The Story Behind MyShittyBackpack®
The malecon of La Paz.
Welcome to our backpack family. We are a French/American family that live in La Paz, Baja, Mexico - a beautiful locale with wonderful beaches and warm weather year round. Except in summer. Then it's really hot...
Christelle with her older sons who live in Europe.
The Nomadic Lifestyle
Around the beginning of 2011, my husband and I had created our American dream. We lived in our own home in beautiful Durango, CO with two young children. Except this dream did not relieve the tension in our lives. The kids came home from school stressed out every day and we were kept busy putting out emotional fires, both theirs and ours. My husband and I had traveled extensively during our lives and there was an urge to expose our children to other cultures and a different way of life.
Come springtime, my older son from my first marriage began talking about a trip he and his girlfriend were planning for the end of the year. They were going to fly to Panama and slowly travel northwards to Mexico over three month period. He encouraged us to join them somewhere along the way. The idea created a lot of excitement inside me, but I had been experiencing a reduction in work and our finances weren't that robust. The stress was increasing.
Near the beginning of summer, a close friend of ours called and spoke about a recent trip he had taken to Central America. The conversation ended with him stating, "You have to check it out. The nature is beautiful. And your kids will love it!" I hung up the phone and repeated the conversation to my husband, Peter. Due to our financial situation, he wasn't open to the idea of going on yet another extended vacation. But the common denominator was that these two people, our mutual friend and my oldest son, were the ones that encouraged my husband and I to originally meet. Once I reminded Peter of this, he said that the only way we could afford the trip was to rent out our home and just leave. I said okay. The conversation lasted less than a minute. And that was how the idea of traveling abroad as a family came to fruition.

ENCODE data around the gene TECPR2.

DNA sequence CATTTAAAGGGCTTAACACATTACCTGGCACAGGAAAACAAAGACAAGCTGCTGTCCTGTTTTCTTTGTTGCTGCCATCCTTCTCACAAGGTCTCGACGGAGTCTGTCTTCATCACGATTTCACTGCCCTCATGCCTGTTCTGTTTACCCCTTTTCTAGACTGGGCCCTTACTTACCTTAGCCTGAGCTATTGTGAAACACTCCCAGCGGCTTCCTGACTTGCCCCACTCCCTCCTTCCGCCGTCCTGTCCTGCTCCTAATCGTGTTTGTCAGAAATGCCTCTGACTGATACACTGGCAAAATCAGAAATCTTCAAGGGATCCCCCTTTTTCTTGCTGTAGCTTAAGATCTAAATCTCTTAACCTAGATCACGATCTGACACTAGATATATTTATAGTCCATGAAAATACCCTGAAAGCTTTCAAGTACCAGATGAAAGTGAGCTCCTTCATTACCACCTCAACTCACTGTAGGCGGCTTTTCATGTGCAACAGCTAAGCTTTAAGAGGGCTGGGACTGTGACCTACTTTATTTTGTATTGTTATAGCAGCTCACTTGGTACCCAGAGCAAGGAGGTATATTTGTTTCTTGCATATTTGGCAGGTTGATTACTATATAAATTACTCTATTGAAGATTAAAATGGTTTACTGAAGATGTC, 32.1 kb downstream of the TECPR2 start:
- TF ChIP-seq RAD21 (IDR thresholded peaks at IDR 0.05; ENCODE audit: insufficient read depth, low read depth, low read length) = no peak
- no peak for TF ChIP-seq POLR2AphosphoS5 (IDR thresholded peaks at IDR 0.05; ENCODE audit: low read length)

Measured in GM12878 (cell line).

On the solstice of 2011, Peter and I, with our two children aged eight and ten, boarded a plane to Cancun, Mexico with no return tickets or final destination. We were unaware that our travels would take us to four countries on three continents. By the time we had returned to Durango almost two years later, we had visited Mexico, Guatemala, Ecuador and Thailand.
We wandered through Mexico to Guatemala by bus, then went further south to Ecuador by plane. El camino (the path)
led us to Vilcabamba,
a small traditional village with a wonderful local culture. Located in the south of Ecuador, Vilcabamba is nestled in a tropical valley with stunning 360 degree views of the Andes. On our first day in the central plaza, our son said, "This feels like home." We stayed for almost a year and a half.